Life on Air

Life on Air : Memoirs of a Broadcaster

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For fifty years David Attenborough has entertained, educated, and generally enchanted millions worldwide with his pursuit of the secrets of life in its many guises. For such groundbreaking television series as "Life on Earth", "The Private Life of Plants", and "The Life of Birds", he has travelled to the ends of the earth to give viewers their first (and often only) close look at some of nature's wonders - from the great wildbeast migration to the blooming of desert cacti. Now Attenborough invites readers to travel with him once more, as he reflects on a life at least as interesting as any he's managed to capture on camera. "Life on Air" begins when, at twenty-four, Attenborough throws over what looks to be a staid future as a 'gentleman publisher' for an uncertain position in the BBC's fledgling television service.An adventure in itself (with primitive equipment and unpredictable personalities), broadcasting work involves the Cambridge-educated naturalist in hilarious attempts to improve the upstart Talks Department. Then the discovery of a coelacanth fish off the Comoro Islands offers him his first chance as a producer, and his career introducing wildlife to the public takes off in earnest. From his first expedition - a junket to Sierra Leone to find the elusive Bald-headed Rock Crow - to his most recent, Attenborough conducts readers on a life journey as instructive as it is enthralling. Rich with insights into nature and behind-the-scenes glimpses into broadcasting history, it is also filled with adventure and humour.Attenborough's storytelling powers are legendary, and they don't fail him as he recounts how he came to stand in rat-infested caves in Venezuela, confront wrestling crocodiles, abseil down a rainforest tree in his late sixties, and wake with the lioness Elsa sitting on his chest. His story ranges from British Guinea to the Zambesi, from Borneo to Madagascar, from the darkest depths of caves to the canopies of the loftiest trees. With quiet erudition, searching curiosity, and generous wit, the world's best-known and most beloved naturalist documents a life that reflects his changing time and our natural world as well as his own irrepressible character.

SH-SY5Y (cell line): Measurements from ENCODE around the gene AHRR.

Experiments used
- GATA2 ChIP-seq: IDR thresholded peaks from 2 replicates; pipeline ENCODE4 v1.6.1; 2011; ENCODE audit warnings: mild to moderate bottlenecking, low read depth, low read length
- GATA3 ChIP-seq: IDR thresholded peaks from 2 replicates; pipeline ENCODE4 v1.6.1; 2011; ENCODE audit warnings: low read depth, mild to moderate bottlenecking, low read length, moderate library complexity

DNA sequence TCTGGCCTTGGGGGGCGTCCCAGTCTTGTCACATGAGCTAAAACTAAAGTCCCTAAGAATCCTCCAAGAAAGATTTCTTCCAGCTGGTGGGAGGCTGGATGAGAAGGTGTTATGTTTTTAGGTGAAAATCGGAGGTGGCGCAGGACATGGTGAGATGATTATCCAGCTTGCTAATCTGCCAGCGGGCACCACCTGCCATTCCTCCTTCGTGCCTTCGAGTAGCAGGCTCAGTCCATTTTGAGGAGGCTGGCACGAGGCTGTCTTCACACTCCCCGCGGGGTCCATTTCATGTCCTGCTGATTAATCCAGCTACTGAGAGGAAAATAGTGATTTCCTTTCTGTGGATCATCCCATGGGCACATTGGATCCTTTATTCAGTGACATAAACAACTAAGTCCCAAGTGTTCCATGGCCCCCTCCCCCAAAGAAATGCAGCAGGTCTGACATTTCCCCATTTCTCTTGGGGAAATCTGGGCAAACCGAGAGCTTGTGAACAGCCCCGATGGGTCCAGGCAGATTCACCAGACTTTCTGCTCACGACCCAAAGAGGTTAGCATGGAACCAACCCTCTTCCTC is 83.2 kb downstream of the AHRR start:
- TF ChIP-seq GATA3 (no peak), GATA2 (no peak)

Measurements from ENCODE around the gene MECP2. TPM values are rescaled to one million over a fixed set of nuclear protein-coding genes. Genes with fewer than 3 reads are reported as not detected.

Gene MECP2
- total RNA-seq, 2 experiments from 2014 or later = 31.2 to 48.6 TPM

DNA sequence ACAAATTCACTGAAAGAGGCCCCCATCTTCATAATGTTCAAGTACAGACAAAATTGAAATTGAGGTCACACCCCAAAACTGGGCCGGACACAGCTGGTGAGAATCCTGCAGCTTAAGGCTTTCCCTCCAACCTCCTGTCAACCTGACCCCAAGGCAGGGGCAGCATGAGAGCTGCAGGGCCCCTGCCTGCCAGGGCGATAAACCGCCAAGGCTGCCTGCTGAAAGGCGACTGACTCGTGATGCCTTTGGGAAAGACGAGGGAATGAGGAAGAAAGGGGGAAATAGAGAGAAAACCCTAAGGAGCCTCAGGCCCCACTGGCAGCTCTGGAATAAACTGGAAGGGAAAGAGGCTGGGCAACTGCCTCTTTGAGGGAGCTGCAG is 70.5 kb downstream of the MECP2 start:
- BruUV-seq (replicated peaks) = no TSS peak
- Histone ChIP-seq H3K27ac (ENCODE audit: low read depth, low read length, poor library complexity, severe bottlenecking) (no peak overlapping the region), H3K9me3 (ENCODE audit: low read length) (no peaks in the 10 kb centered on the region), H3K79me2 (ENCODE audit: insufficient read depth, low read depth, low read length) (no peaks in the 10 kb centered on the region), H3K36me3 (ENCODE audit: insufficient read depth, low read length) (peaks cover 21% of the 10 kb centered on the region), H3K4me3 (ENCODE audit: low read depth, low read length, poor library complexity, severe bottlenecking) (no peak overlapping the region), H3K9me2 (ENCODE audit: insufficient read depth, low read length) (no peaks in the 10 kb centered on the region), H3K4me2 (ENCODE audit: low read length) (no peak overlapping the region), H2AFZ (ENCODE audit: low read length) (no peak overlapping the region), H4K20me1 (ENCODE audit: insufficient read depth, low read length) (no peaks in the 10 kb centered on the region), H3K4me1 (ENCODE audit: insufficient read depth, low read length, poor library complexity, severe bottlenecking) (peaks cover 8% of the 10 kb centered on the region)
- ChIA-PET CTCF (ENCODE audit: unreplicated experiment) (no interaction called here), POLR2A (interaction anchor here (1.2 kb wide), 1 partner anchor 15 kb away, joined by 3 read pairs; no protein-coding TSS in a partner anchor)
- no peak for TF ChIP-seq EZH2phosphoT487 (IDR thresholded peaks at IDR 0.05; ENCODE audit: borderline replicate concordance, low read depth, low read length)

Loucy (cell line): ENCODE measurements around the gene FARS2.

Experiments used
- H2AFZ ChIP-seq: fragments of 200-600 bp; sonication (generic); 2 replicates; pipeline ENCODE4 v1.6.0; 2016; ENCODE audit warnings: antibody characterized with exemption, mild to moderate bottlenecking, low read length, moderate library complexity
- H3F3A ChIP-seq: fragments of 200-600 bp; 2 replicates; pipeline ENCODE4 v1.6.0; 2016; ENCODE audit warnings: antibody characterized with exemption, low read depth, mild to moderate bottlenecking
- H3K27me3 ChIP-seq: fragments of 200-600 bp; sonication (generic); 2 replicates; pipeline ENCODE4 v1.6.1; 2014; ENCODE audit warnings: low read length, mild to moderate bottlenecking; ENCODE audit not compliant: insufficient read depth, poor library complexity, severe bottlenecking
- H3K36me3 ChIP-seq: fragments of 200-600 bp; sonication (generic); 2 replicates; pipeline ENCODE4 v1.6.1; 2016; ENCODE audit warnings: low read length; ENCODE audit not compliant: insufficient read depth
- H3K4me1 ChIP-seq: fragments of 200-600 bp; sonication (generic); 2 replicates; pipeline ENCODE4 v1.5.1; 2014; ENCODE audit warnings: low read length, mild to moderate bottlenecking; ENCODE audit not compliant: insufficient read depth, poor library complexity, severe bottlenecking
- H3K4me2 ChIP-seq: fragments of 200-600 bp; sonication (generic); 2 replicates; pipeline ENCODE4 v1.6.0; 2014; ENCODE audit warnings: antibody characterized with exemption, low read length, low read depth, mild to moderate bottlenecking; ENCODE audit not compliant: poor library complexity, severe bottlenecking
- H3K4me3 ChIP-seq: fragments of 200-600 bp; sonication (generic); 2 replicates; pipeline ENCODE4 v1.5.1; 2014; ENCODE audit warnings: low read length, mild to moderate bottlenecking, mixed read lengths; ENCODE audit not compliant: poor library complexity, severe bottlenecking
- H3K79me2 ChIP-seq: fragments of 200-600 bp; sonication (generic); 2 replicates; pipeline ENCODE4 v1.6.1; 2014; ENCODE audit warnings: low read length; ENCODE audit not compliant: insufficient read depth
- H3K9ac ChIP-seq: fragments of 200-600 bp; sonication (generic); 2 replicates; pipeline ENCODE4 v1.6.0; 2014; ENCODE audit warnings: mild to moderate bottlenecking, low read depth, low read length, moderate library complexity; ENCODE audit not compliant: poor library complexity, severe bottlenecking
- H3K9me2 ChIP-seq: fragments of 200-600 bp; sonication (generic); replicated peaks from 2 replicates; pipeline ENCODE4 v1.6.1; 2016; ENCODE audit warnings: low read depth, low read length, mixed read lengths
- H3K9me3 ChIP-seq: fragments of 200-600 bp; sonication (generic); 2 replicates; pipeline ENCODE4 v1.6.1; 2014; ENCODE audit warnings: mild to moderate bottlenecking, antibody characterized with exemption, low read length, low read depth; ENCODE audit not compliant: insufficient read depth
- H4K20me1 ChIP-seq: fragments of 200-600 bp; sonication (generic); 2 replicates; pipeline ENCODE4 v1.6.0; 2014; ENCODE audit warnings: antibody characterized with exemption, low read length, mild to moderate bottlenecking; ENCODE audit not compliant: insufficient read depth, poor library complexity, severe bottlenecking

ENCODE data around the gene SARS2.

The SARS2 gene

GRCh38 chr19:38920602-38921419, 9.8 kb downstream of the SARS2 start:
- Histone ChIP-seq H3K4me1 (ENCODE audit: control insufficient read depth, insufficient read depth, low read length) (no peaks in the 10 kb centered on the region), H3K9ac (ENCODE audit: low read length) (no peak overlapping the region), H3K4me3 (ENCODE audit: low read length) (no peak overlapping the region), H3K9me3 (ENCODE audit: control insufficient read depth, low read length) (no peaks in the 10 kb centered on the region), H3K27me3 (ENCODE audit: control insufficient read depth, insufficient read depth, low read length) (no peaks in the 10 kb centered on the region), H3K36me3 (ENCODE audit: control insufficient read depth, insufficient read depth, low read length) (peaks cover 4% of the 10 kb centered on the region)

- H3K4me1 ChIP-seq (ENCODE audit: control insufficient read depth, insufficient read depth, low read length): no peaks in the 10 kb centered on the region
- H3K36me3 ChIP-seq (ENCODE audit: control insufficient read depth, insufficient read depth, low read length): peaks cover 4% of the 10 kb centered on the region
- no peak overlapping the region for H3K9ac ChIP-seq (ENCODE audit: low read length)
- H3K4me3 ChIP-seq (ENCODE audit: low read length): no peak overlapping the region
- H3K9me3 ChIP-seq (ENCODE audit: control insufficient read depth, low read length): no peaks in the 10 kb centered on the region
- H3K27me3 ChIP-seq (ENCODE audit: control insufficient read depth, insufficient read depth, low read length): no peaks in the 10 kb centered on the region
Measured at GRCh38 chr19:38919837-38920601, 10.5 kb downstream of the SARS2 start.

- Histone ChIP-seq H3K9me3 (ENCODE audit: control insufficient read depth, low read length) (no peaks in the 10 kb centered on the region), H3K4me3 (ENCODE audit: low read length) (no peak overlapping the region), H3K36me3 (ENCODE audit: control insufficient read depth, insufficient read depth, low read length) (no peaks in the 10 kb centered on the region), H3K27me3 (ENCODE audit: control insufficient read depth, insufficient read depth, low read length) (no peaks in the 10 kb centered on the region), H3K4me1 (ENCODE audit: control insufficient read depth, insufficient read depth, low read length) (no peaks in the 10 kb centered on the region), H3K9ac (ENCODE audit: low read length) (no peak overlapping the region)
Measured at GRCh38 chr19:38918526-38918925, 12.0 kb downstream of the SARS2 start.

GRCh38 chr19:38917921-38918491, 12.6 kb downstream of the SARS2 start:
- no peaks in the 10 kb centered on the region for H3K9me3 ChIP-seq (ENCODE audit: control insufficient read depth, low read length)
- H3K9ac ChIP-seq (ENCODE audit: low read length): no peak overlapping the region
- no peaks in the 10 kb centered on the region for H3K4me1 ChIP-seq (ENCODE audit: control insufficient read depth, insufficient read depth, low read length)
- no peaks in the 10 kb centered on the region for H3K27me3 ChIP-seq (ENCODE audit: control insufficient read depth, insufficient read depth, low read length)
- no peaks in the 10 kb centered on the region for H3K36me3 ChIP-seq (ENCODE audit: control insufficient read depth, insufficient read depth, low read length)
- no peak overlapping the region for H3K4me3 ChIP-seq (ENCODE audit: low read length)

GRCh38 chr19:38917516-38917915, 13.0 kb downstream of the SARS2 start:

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  • Hardback | 320 pages
  • 160 x 236 x 40mm | 859.99g
  • 20 Oct 2002
  • Princeton University Press
  • New Jersey
  • English
  • 64 pages of color and b/w photos.
  • 0691113238
  • 9780691113234
  • 476,494

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Author Information

David Attenborough was born in 1926 and educated at Cambridge. He started making television documentaries in the 1950s, produced the series "Zoo Quest", and made some of television's first black-and-white nature films before being promoted to senior management at the BBC. In the 1970s, Attenborough returned to filmmaking and has subsequently produced some of the most famous wildlife documentaries ever made, most notably his "Life" series. He was knighted in 1985 and now lives near London. He is the author of "The Life of Birds", "The Private Life of Plants", and "The Life of Mammals" (all Princeton).

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Review quote

"Life on Air, David Attenborough's professional autobiography, tells the entertaining story of how he turned us all into armchair experts in natural history."--Douglas Palmer, New Scientist "[An] engaging and often amusing text."--Choice "The boyish enthusiasm of the young Leicestershire schoolboy who had his own museum, and collected fossils, butterflies, skulls, and eggs, remains with Attenborough today after 50 years of experience with the media."--Sir Ghilean Prance, Times Higher Education Supplement "Lively and witty accounts of expeditions and television politics make the book and adventure in itself... Life on Air is another Attenborough production you will thoroughly enjoy."--Wildlife Activist

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